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Berachos 45


The Gemara teaches that women may make a Zimun when they eat and recite Birkas ha'Mazon together. What is the Halachic ruling in this matter? Is it obligatory for women to do so?
(a) TOSFOS (DH Sha'ani Hasam) rules that it is not obligatory for women to make a Zimun; rather, it is optional. This explains why most women today are not careful to make a Zimun. This, too, appears to be the opinion of Rashi (DH d'Ika Dei'os). The S'MAG adds that if a woman eats together with a group of men then she becomes obligated to join the Zimun even according to Tosfos. It will be optional only when three (or more) women ate together (without a Zimun of men).

(b) The ROSH (7:4) disagrees on several accounts. (1) The Gemara in Erchin (3a) learns that women make a Zimun from a Beraisa which states "ha'Kol *Chayavim* b'Zimun," which implies that it is obligatory. (2) Since a woman is obligated to recite Birkas ha'Mazon (either mid'Oraisa or mid'Rabanan) why should she not be obligated in Zimun? (3) Since the Gemara concludes that women are "separate minds," that is, each is considered to be like one man, it is implicit that three women have the same obligation of Zimun as three men. Tosfos (ibid.) indeed records that one of the Rishonim asked his daughters to make sure to recite Birkas ha'Mazon with a Zimun, if they ate together without men.

HALACHAH: The SHULCHAN ARUCH (OC 199:7) rules like Tosfos, that if women ate by themselves, making a Zimun is optional. If they ate together with a group of men, they are obligated to join the Zimun.

The BI'UR HALACHAH (DH Nashim) quotes the VILNA GA'ON who rules in accordance with the Rosh, that women are obligated to make a Zimun even if they ate only with other women. However, he concludes that the custom is for women not to make a Zimun by themselves at all, like Tosfos.

QUESTION: The Gemara attempts to prove that it was Rebbi Yochanan who held that two people may not make a Zimun, by quoting another statement of Rebbi Yochanan. Rebbi Yochanan said that two people who ate together, one of them recites Birkas ha'Mazon for both. Rebbi Zeira explained that this means that they may not make a Zimun together.

RASHI (DH v'Amar Rebbi Zeira) explains that Rebbi Yochanan was teaching that two people *are not obligated* to make a Zimun (which implies that a Zimun is optional). Why does Rashi say that they are not obligated, when the Gemara was trying to prove that not only are they not obligated, but they are not even *permitted* to make a Zimun?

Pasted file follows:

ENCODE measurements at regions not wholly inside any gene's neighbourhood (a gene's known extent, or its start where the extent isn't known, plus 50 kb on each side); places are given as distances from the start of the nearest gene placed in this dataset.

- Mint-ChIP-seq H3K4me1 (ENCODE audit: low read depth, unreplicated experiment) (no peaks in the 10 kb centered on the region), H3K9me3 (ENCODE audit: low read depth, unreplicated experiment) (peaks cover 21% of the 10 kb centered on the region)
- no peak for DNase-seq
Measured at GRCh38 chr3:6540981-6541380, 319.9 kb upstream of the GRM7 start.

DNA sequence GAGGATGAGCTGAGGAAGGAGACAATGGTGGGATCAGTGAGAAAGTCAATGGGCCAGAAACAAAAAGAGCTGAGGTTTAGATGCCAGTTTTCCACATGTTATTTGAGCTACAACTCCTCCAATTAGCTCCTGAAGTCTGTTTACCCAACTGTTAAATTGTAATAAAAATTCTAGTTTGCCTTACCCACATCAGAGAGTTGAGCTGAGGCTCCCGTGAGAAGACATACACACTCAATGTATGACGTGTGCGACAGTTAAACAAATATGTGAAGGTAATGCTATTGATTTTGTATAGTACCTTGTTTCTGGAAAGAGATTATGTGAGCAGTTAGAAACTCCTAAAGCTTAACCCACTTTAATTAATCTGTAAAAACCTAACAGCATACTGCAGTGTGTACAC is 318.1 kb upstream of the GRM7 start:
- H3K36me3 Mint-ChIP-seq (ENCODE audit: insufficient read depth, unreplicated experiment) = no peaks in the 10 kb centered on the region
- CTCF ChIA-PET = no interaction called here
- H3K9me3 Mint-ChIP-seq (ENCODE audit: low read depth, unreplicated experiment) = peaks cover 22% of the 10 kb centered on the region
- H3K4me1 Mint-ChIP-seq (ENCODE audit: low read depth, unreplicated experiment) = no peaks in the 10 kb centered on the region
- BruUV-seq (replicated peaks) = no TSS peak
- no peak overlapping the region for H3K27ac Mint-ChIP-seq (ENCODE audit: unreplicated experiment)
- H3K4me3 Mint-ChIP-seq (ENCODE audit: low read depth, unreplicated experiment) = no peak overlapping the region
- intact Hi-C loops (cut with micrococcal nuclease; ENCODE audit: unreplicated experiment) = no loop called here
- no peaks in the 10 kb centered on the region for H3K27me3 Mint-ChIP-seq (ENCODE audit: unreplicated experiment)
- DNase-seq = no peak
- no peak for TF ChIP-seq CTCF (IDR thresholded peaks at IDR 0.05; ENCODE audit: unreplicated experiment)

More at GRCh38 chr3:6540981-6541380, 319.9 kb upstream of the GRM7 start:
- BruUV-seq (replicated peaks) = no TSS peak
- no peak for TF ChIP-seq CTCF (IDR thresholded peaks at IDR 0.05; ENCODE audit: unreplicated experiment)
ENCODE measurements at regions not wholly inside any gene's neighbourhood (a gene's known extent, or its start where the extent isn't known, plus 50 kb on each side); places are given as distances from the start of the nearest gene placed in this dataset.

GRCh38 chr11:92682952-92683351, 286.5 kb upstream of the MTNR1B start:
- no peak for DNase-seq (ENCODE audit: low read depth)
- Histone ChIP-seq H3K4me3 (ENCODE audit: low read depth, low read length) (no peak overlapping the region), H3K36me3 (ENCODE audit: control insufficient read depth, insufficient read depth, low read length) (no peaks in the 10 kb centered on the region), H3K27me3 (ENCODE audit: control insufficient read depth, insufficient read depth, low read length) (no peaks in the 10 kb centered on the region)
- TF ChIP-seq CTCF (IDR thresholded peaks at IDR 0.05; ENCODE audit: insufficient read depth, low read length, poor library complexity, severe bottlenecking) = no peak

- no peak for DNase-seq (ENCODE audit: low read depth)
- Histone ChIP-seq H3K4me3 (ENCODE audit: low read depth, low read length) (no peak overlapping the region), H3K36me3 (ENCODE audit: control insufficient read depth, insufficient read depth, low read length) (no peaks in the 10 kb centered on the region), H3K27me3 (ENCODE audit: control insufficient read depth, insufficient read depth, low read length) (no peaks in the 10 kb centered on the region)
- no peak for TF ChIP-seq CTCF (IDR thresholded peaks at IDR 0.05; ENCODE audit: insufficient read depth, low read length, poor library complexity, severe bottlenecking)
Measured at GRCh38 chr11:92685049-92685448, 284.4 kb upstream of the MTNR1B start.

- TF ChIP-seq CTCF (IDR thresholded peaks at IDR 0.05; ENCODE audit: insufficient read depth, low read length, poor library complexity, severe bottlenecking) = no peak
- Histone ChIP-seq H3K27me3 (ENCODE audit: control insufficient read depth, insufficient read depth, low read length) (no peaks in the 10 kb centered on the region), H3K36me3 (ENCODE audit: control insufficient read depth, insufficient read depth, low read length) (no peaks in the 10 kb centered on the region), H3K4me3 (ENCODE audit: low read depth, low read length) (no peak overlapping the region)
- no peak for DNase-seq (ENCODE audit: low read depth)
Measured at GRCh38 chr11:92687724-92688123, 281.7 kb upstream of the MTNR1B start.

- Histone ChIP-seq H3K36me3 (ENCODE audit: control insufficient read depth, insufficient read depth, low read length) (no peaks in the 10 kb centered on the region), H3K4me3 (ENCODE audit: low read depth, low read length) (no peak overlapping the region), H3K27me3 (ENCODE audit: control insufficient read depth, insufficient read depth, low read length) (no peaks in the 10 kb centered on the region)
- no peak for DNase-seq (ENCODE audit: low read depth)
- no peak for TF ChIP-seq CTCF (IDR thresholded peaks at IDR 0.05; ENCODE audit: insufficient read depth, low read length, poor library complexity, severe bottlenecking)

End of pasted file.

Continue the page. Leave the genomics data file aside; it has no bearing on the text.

ANSWER: The TZELACH answers that Rashi was bothered by the following quesstion. How did Rebbi Zeira see in Rebbi Yochanan's statement that two people who eat together may not make a Zimun? All Rebbi Yochanan said was that one person fulfills his obligation to say Birkas ha'Mazon by listening to the other say it. How does this imply that two people may not make a Zimun?

Rashi therefore accepted two basic premises: (1) He understood that when Rebbi Yochanan said one person recites Birkas ha'Mazon for both of them, he was referring to a case where a Talmid Chacham and an Am ha'Aretz ate together. Rashi learned this from the Gemara later on this Daf that says that when two people eat together, they should each recite Birkas ha'Mazon separately, unless one of them is an Am ha'Aretz, in which case the other one should recite Birkas ha'Mazon for both of them. (2) Making a Zimun together is considered as if each person says Birkas ha'Mazon *on his own* (because all participants recite some part of it, even though they do not recite the entire Birkas ha'Mazon).

We may therefore conclude that if it is *permitted* for two people who are both Talmidei Chachamim to make a Zimun, then it should be *obligatory* for two people, one of whom is an Am ha'Aretz, to make a Zimun -- so that the Am ha'Aretz should be saying Birkas ha'Mazon "by himself." From the fact that Rebbi Yochanan said that the Talmid Chacham recites the blessing for the Am ha'Aretz, it is clear that it is not even permitted for them to make a Zimun. If it had been permitted to do so when two Talmidei Chachamim eat together, then in the case of the Am ha'Aretz it would have become obligatory.